I picked up Jonathan Ames's new novel - A Man Named Doll - on a rainy Saturday morning and finished it before dinner. It's just over 200 pages - but those pages make for addictive reading. Meet Happy Doll - yes, that's his real name, but he does answer to Hank. Former Navy, LAPD and currently a struggling Private Investigator. He also works security for a massage parlor to make ends meet. And for the reader - a unique lead character. An old colleague stops by the office to see if Hank would be wil I picked up Jonathan Ames's new novel - A Man Named Doll - on a rainy Saturday morning and finished it before dinner. It's just over 200 pages - but those pages make for addictive reading. Meet Happy Doll - yes, that's his real name, but he does answer to Hank. Former Navy, LAPD and currently a struggling Private Investigator. He also works security for a massage parlor to make ends meet. And for the reader - a unique lead character. An old colleague stops by the office to see if Hank would be willing to donate him a kidney. And that one act is the start of a string of bodies and a set of crimes that you just can't predict. The setting is LA and I immediately got a noir feeling from settings and characters - Hank's office setting, his occupation, his home under the Hollywood sign, the buxom barkeep at his local and more. Happy's inner dialogue is wickedly sharp and darkly humourous. He acts on impulse quite often and doesn't seem to realize that he isn't immortal. He's quite likeable and you can't help but behind him. Oh, and his dog George is an excellent sidekick. The plot kept me guessing with every new turn (and body). There was no way to guess how things were going to turn out. The pacing of the book is fast and furious, with no downtime. Well, maybe a tad - Hank does get knocked out quite a bit. The writing was excellent, the lead character engaging and the plot was inventive. Lee Child says this about A Man Named Doll - "Quirky, edgy, charming, funny and serious, all in one." I couldn't have said it better myself. And.....there's more Happy-ness to come. The first chapter of the next book is included at the end. The Wheel of Doll is due out next year.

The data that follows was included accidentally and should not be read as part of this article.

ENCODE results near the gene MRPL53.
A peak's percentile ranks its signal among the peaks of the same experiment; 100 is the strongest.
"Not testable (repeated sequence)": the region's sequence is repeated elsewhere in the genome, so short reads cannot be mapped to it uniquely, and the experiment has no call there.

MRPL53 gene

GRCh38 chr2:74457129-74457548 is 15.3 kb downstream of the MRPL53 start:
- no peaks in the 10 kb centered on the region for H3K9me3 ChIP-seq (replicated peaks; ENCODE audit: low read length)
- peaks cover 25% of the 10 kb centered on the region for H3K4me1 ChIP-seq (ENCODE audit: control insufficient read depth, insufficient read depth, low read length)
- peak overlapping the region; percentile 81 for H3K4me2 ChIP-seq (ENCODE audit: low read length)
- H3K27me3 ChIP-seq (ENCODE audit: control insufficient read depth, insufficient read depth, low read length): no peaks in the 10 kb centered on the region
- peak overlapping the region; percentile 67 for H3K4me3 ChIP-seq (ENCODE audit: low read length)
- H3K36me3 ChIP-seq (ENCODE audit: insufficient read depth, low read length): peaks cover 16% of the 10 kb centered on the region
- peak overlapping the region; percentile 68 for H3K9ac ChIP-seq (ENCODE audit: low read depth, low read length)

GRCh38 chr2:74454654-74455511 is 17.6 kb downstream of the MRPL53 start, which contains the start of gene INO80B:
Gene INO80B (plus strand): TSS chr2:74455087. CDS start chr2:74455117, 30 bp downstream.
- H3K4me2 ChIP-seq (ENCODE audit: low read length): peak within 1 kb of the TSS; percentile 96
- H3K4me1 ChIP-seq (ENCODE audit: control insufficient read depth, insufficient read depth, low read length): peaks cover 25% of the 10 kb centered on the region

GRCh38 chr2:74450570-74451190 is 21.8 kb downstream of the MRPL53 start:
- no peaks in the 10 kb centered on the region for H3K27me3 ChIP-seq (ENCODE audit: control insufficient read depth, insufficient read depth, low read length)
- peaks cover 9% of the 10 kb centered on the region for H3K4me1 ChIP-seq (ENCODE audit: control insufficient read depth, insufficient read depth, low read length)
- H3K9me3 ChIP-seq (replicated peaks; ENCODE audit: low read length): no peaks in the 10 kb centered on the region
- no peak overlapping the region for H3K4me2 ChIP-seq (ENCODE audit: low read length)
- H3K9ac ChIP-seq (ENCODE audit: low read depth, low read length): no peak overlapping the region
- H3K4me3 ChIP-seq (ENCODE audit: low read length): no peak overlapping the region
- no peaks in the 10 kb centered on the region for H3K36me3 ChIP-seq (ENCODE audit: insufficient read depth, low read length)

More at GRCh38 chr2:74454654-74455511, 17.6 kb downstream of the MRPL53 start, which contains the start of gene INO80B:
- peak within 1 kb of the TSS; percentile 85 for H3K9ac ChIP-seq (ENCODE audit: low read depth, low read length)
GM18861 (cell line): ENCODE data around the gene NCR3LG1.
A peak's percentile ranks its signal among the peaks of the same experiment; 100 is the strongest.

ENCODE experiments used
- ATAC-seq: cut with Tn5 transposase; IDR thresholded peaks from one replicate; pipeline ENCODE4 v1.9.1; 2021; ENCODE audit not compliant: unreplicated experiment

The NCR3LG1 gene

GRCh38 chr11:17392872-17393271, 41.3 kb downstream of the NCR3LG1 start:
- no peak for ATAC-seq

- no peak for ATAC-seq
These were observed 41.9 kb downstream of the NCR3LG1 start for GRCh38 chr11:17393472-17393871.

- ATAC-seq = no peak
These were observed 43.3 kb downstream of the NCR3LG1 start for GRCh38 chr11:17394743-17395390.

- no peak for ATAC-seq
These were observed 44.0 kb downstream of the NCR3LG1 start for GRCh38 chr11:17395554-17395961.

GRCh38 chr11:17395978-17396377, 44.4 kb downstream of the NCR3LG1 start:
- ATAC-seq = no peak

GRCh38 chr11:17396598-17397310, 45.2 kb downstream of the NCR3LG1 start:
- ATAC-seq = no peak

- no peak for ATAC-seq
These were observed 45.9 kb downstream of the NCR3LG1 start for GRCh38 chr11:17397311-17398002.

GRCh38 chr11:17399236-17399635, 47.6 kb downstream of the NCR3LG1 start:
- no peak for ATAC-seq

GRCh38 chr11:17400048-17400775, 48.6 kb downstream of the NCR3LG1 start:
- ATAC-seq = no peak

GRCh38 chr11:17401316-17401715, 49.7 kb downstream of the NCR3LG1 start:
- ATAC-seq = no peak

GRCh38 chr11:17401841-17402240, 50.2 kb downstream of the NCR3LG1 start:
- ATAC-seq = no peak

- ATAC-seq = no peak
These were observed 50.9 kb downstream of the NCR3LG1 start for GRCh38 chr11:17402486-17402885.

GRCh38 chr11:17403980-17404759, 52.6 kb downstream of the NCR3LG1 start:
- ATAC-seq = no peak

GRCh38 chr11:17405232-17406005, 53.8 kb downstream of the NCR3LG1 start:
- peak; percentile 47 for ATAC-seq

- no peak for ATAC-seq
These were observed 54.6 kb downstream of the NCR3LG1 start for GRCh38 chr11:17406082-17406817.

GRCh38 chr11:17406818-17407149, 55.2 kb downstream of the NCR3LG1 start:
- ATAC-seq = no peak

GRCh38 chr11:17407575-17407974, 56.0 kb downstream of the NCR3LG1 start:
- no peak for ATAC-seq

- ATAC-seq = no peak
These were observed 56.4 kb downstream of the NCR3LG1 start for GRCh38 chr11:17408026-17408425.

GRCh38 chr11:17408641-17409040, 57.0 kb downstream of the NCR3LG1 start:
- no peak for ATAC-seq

7. 4 out of 5

    Jeff Swartz

    A quick quirky read. I enjoyed it.

  8. 4 out of 5

    Chantelle Hazelden